Fox News agreed to pay a record $ 1 million to settle a New York Human Rights Commission investigation into what one panel called “a culture of ubiquitous sexual harassment and retaliation on the network.”
The deal with Fox News is “the first of its kind against a large news network of a civil rights enforcement agency in the country,” the commission said in a press release on Tuesday, in which the agreement was revealed.
As part of the deal, the conservative news broadcaster agreed for the next four years to waive compulsory arbitration clauses in employee contracts related to job complaints raised under the city’s human rights law.
These clauses prevent employees from filing certain claims or disputes in legal proceedings and instead require them to have their allegations heard by an arbitrator. This arrangement can prevent the media and the public from knowing about the allegations.
The deal also obliges Fox to provide regular sexual harassment prevention training and spectator training for all city-based employees, including executives.
And the network must put in place a tiered system for reporting discrimination and harassment complaints for at least two years, the commission said.
The $ 1 million fine is the highest civil penalty ever imposed for violating the city’s human rights law, the commission said in a press release.
“Our agreement today shows that no one is above the law in New York City,” said Carmelyn Malalis, chair of the NYC Human Rights Commission.
The changes to Fox’s mandatory arbitration rules should be viewed “as a model for future policy” for employers looking to increase transparency and accountability, Malalis said.
In a statement, Fox News Media said it was “pleased to reach an amicable solution to this legacy matter.”
“FOX News Media has been fully compliant in all areas but has worked with the New York Human Rights Commission to continue to take comprehensive preventive measures against all forms of discrimination and harassment,” the statement said.
A string of high profile workplace scandals in recent years involving Fox’s top executives – including former network chairman and CEO Roger Ailes and former marquee talk show host Bill O’Reilly – sparked investigations by attorneys in New York.
Ailes resigned in 2016 shortly after being accused of sexual harassment in a lawsuit brought by former Fox presenter Gretchen Carlson. Ailes died in May 2017 at the age of 77.
Suzanne Scott took over as CEO of Fox News Media in 2018.
In a 2019 interview with the Los Angeles Times, Scott – who has been with the network for more than two decades – said she “feels devastated for the women who work here” and “wants to do whatever it takes to help them Place to heal ”.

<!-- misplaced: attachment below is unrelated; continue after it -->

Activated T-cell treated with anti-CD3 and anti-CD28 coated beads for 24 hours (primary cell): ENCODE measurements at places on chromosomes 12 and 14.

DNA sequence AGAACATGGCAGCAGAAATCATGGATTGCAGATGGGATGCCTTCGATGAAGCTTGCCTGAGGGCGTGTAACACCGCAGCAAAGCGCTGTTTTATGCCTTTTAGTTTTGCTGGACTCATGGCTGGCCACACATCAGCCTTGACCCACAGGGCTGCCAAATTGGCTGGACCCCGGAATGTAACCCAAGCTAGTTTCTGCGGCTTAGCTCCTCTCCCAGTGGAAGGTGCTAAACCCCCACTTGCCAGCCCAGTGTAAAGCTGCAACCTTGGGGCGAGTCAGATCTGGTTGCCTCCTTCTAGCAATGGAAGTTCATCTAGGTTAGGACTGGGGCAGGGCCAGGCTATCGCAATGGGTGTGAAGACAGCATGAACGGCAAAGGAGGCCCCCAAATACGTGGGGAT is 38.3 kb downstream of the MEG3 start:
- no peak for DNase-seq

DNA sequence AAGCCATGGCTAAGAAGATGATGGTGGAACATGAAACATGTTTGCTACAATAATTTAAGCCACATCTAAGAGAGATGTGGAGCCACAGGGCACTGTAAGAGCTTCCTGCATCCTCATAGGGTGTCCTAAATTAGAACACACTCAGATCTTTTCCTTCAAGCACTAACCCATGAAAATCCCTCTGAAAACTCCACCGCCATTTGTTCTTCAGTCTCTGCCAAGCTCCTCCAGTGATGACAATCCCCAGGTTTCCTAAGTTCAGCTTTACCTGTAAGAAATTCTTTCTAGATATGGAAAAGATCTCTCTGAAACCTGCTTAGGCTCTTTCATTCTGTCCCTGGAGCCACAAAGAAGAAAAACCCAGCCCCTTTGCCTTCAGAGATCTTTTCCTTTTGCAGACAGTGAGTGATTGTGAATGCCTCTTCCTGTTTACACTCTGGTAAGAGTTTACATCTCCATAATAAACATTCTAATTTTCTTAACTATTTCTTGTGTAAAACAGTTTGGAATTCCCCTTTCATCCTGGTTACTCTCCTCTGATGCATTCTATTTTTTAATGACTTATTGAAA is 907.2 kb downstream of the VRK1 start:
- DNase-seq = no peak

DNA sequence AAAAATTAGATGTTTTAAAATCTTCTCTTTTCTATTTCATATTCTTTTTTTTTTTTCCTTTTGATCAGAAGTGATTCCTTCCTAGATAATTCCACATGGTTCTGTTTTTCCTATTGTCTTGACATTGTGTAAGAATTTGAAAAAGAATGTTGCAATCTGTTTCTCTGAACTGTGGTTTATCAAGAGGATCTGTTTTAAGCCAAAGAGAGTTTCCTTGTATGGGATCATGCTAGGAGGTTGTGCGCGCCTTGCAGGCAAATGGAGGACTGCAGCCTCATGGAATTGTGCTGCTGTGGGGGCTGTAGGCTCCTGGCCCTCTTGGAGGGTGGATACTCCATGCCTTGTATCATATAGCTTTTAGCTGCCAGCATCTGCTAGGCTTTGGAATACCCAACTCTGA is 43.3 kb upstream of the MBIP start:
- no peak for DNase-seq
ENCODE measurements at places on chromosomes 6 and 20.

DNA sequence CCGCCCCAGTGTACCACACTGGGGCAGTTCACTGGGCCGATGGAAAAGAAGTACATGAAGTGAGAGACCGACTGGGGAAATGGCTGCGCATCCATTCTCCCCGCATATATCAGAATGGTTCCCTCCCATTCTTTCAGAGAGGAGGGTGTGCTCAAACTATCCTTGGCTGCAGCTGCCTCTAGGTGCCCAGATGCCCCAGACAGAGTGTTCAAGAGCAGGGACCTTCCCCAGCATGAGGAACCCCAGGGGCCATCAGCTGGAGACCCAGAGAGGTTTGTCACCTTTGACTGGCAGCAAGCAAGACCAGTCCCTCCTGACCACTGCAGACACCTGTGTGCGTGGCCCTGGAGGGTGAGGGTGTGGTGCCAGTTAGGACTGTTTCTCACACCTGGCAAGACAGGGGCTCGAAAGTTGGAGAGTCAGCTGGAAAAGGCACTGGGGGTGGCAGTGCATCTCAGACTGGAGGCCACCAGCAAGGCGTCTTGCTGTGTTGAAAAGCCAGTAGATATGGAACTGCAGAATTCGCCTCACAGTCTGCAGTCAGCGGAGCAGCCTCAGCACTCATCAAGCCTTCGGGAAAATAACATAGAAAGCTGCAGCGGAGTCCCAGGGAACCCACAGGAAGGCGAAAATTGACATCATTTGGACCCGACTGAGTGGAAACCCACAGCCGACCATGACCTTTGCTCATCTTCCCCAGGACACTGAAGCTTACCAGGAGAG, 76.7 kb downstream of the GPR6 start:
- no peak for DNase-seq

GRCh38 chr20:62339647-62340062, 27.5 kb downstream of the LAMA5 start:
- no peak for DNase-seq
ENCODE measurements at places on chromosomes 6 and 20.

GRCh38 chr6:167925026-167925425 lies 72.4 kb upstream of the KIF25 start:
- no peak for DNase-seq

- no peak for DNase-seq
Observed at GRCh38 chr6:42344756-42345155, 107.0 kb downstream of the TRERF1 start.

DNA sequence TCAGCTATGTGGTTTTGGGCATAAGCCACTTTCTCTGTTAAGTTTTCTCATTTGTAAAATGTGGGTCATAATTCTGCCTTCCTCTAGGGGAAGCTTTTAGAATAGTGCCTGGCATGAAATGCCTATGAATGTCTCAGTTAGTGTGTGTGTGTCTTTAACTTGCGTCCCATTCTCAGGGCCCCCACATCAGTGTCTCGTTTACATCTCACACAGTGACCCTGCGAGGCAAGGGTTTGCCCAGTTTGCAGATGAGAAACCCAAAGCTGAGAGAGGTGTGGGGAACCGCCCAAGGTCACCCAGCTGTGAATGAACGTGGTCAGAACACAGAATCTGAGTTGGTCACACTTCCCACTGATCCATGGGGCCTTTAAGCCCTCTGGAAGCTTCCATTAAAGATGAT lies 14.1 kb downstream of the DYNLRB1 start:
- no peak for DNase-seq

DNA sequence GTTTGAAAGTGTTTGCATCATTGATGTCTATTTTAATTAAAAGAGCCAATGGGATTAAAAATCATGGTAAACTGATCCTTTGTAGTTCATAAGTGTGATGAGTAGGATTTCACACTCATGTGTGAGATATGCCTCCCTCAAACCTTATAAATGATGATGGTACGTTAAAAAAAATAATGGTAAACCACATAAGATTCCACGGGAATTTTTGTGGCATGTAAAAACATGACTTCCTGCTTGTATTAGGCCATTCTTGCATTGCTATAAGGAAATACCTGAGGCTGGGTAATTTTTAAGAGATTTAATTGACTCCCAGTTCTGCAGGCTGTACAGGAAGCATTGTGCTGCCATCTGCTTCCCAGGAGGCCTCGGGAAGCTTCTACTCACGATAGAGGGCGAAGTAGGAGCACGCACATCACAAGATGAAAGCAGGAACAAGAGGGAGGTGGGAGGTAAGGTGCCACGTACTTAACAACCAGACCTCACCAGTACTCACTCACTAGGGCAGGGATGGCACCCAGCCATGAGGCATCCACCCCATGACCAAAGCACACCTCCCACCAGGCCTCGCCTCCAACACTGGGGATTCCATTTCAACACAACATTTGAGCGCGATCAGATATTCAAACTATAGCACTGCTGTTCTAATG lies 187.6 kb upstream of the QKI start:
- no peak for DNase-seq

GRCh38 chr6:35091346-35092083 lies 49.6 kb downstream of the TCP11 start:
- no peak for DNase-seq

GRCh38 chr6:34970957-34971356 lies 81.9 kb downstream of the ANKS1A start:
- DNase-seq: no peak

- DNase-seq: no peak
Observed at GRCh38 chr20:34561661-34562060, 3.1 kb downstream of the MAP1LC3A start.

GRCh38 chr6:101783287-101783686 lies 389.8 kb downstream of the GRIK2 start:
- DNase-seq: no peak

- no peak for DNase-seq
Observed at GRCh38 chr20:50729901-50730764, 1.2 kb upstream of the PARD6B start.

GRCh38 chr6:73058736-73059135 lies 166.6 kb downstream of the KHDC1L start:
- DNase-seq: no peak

But Nancy Erika Smith, a New Jersey attorney who represented Carlson in her lawsuit against Ailes, accused Scott and Fox News owner Rupert Murdoch of “creating a toxic work environment, especially for women and others, and now they have to pay for it . “
“Ending compulsory arbitration is a great way to do this, as victim silence has been their MO since 1996,” said Smith, who represented other women who worked at Fox in separate lawsuits.
“I don’t see how we change Murdoch. I don’t see you changing Suzanne Scott, ”said Smith.
“But ending mandatory arbitration will stop silencing victims.”
Smith said several of her clients cooperated with the commission’s investigation.
In an additional statement, Fox News Media said it has “worked tirelessly for the past five years to completely transform the corporate culture.”
“Under the direction of CEO Suzanne Scott, the network conducted annual, mandatory personal training sessions on harassment prevention, created a completely new reporting structure, more than tripled the size of our staff presence, launched quarterly corporate meetings and mentoring events, and a zero tolerance policy in relation to workplace misconduct, for which we use third-party independent companies to conduct investigations, “the company said.
“No other company has undertaken such a thorough and continuous overhaul that earned FOX News Media recognition as a ‘Great Place to Work’ for the first time in its existence, testament to the many cultural changes Ms. Scott has initiated throughout her life Tenure as CEO, “said Fox’s statement.